Step 2: Increase the time you read by a small amount each day.
- Increase the time you spend reading by one minute each day until you’re reading at your goal amount.
Since you started with a small, easy goal each day, you’ll be able to increase it bit by bit without being overwhelmed.
Remember, we want this to be as painless as possible so you’re more likely to be successful.
If you hit a point where your daily reading time becomes difficult, consider breaking it up into more than one chunk per day.
Step 3: Mark your habit tracker each day, and don’t skip days.
- These are both key to building your new habit.
Marking your tracker acts as a small ‘reward’ that reinforces the activity. Make it part of your routine because it really does serve to help build that habit.
And don’t miss more than one day in succession. One leads to two, which leads to three, and before you know it you’ve lost your momentum. Help prevent this by making your daily time easy to complete!
Your new habit will get stronger each day if you stick with these three steps. Once you reach your goal, you’ll know whether you want to adjust it or keep it. And if you find yourself moving backward, pick up with Step 1 again.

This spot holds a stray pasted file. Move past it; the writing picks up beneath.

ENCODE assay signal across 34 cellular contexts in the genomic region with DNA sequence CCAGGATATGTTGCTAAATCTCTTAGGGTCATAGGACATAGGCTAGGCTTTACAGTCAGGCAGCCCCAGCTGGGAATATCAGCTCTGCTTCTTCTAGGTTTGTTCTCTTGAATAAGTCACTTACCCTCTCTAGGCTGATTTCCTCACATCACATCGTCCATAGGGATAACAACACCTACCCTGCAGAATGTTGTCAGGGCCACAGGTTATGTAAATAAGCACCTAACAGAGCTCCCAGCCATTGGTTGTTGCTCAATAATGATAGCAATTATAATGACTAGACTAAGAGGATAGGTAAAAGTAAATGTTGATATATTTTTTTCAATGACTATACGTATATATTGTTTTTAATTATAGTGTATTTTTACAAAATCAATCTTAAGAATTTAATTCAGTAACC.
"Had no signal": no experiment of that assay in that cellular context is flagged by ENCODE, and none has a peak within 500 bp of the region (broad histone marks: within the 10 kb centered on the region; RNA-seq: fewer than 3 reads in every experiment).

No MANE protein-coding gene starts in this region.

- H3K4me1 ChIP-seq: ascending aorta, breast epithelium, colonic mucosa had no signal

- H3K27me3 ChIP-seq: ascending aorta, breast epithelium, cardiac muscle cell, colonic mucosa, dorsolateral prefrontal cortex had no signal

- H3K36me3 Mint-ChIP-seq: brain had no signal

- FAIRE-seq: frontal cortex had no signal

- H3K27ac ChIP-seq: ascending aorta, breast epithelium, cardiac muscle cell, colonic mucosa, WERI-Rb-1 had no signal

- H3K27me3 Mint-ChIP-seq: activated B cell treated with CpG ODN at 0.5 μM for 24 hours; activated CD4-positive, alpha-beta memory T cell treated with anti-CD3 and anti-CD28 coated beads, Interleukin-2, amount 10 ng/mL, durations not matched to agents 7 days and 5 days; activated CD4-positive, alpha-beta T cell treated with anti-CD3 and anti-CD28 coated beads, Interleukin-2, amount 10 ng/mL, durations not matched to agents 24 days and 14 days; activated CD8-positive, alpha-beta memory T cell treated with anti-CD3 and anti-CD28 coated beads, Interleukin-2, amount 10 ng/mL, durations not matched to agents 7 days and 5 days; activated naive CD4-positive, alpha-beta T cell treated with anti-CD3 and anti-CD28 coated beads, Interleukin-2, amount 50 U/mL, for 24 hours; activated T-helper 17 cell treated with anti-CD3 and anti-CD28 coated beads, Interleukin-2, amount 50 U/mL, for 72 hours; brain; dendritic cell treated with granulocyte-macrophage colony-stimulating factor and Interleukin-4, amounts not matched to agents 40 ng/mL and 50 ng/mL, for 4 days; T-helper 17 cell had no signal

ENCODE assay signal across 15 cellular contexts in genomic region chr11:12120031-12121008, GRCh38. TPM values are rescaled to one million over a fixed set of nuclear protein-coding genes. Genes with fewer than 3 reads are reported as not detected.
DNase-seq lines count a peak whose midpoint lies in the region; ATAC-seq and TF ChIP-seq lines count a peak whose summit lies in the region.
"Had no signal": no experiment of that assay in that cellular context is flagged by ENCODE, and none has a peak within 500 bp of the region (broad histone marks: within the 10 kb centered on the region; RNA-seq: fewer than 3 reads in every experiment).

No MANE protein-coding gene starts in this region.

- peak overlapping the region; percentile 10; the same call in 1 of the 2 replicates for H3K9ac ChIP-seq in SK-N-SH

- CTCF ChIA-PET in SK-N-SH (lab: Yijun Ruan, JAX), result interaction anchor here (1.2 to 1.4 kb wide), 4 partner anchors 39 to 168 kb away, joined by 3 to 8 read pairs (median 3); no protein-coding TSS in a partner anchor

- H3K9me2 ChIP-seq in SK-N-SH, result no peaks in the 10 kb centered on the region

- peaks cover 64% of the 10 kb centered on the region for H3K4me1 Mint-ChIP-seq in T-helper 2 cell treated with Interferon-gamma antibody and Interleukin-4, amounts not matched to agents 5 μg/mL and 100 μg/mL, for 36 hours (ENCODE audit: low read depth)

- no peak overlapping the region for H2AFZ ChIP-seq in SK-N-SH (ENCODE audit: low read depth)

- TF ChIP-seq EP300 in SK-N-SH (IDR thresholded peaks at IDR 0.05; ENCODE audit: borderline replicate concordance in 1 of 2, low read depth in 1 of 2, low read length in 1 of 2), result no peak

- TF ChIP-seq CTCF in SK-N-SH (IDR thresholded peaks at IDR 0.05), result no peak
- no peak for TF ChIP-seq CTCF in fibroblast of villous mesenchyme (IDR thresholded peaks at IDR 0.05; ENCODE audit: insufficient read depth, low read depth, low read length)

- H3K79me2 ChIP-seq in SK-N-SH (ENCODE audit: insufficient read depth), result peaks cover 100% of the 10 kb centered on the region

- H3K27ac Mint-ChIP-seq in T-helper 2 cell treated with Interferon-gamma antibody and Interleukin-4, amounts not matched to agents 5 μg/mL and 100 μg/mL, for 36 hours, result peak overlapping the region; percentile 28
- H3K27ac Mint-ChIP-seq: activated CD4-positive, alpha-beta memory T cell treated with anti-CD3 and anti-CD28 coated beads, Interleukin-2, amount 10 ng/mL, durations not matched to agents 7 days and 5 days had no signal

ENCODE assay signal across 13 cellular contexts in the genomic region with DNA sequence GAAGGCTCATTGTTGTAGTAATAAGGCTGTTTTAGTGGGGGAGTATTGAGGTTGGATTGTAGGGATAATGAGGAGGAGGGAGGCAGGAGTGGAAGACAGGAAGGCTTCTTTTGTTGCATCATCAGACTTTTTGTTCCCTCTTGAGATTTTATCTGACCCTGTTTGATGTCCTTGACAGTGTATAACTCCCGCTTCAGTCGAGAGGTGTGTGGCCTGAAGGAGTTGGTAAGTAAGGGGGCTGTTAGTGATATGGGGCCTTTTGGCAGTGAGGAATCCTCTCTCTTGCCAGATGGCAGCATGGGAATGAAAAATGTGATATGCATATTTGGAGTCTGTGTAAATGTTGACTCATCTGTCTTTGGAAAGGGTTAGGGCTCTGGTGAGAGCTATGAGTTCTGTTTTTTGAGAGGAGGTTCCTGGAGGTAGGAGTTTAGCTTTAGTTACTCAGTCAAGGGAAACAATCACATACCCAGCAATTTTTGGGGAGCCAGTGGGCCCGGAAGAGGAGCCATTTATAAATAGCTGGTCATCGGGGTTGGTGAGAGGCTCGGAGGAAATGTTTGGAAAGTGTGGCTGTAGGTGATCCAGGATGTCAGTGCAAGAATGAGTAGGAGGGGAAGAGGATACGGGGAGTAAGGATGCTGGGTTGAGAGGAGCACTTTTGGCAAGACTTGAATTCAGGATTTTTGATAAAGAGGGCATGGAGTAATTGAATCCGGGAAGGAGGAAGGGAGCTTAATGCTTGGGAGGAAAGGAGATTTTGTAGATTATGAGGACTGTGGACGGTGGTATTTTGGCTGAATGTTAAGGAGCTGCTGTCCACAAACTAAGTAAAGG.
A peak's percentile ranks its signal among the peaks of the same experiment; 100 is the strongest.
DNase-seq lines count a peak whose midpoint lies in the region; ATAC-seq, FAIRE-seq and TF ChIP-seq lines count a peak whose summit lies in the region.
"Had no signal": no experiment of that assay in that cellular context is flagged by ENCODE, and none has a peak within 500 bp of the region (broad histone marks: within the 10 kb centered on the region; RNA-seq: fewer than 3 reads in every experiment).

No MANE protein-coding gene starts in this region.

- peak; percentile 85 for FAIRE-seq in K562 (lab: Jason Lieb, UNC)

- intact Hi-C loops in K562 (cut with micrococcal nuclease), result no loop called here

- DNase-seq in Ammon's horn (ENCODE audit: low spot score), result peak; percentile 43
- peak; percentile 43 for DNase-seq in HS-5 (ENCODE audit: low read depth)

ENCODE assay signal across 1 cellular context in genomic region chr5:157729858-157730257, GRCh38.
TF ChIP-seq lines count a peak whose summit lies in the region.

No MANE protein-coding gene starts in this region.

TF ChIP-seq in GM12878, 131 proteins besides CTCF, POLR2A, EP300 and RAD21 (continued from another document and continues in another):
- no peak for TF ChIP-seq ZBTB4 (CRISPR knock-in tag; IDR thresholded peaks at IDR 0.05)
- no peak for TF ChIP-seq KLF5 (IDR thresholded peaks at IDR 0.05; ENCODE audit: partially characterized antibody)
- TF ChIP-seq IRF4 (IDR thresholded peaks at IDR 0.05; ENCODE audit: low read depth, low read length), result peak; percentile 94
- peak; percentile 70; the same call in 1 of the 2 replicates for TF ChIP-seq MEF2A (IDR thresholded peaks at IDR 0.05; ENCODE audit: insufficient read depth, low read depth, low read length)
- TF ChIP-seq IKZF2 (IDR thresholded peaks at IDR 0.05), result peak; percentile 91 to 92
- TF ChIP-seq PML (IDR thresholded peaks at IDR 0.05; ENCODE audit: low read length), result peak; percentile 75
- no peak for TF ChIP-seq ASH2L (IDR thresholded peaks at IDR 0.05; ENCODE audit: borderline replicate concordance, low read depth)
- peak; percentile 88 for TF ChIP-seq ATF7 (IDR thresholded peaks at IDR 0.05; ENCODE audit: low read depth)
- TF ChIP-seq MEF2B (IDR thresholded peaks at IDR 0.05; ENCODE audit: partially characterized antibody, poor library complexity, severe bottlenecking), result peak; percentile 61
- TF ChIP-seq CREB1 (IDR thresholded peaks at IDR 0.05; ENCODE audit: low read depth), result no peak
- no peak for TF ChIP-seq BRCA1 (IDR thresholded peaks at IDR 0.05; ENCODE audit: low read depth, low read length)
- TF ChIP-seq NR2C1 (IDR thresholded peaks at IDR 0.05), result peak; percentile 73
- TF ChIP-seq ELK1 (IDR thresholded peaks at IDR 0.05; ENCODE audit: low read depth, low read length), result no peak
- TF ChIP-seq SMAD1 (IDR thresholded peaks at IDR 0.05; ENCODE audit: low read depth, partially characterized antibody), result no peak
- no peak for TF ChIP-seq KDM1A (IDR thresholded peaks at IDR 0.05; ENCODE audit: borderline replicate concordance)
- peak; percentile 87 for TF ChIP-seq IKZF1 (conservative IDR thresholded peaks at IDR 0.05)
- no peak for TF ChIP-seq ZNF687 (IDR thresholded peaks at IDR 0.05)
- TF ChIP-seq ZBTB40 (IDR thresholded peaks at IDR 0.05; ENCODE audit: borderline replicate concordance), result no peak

Help your new reading habit thrive.
- Don’t save it until the end of the day. You’ve probably heard lots of advise to do your reading first thing in the morning. And that is really good advice. But if that just doesn’t work for you, still try to get to it before you’re too busy or tired.
- Remove distractions. Give yourself the luxury of focusing on only one thing for a few minutes. This may mean not reading on your smartphone or tablet, where email and Facebook are one click away. But however and wherever you’re reading, use that short time to really laser focus.
- Discuss what you’re reading with others. Whether it’s with a friend reading the same book or a casual mention at the dinner table, it will help you engage the material and remember more of what you’re reading.
- Have the next book picked out before you finish your current one. That way you don’t get out of the reading habit between books.